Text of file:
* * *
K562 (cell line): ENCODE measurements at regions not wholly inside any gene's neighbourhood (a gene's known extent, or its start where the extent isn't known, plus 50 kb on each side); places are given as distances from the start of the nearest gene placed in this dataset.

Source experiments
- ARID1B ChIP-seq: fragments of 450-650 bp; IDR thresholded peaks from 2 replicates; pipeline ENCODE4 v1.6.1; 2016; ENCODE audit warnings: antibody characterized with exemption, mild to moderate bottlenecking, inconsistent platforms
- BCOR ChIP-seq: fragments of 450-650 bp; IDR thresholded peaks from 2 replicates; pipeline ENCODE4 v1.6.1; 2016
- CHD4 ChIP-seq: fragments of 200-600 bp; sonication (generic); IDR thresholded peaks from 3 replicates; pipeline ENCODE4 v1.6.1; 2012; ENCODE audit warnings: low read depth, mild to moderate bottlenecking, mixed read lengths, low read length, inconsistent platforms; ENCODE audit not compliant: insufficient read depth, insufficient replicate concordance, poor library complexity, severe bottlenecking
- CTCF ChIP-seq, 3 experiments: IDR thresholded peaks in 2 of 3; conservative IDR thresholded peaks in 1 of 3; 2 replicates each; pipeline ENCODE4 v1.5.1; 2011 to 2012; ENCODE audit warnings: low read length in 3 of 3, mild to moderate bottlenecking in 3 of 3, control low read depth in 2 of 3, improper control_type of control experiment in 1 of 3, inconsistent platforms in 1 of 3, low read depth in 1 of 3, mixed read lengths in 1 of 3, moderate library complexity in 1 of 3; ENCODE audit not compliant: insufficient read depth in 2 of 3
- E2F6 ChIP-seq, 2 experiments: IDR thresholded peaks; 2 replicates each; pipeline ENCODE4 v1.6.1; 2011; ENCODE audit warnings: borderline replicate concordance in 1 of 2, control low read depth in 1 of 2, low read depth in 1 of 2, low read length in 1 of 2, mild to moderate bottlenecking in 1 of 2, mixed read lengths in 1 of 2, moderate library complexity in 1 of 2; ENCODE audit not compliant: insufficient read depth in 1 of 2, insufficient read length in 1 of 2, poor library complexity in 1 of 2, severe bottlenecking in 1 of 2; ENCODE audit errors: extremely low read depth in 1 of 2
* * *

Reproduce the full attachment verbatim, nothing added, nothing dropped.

K562 (cell line): ENCODE measurements at regions not wholly inside any gene's neighbourhood (a gene's known extent, or its start where the extent isn't known, plus 50 kb on each side); places are given as distances from the start of the nearest gene placed in this dataset.

Source experiments
- ARID1B ChIP-seq: fragments of 450-650 bp; IDR thresholded peaks from 2 replicates; pipeline ENCODE4 v1.6.1; 2016; ENCODE audit warnings: antibody characterized with exemption, mild to moderate bottlenecking, inconsistent platforms
- BCOR ChIP-seq: fragments of 450-650 bp; IDR thresholded peaks from 2 replicates; pipeline ENCODE4 v1.6.1; 2016
- CHD4 ChIP-seq: fragments of 200-600 bp; sonication (generic); IDR thresholded peaks from 3 replicates; pipeline ENCODE4 v1.6.1; 2012; ENCODE audit warnings: low read depth, mild to moderate bottlenecking, mixed read lengths, low read length, inconsistent platforms; ENCODE audit not compliant: insufficient read depth, insufficient replicate concordance, poor library complexity, severe bottlenecking
- CTCF ChIP-seq, 3 experiments: IDR thresholded peaks in 2 of 3; conservative IDR thresholded peaks in 1 of 3; 2 replicates each; pipeline ENCODE4 v1.5.1; 2011 to 2012; ENCODE audit warnings: low read length in 3 of 3, mild to moderate bottlenecking in 3 of 3, control low read depth in 2 of 3, improper control_type of control experiment in 1 of 3, inconsistent platforms in 1 of 3, low read depth in 1 of 3, mixed read lengths in 1 of 3, moderate library complexity in 1 of 3; ENCODE audit not compliant: insufficient read depth in 2 of 3
- E2F6 ChIP-seq, 2 experiments: IDR thresholded peaks; 2 replicates each; pipeline ENCODE4 v1.6.1; 2011; ENCODE audit warnings: borderline replicate concordance in 1 of 2, control low read depth in 1 of 2, low read depth in 1 of 2, low read length in 1 of 2, mild to moderate bottlenecking in 1 of 2, mixed read lengths in 1 of 2, moderate library complexity in 1 of 2; ENCODE audit not compliant: insufficient read depth in 1 of 2, insufficient read length in 1 of 2, poor library complexity in 1 of 2, severe bottlenecking in 1 of 2; ENCODE audit errors: extremely low read depth in 1 of 2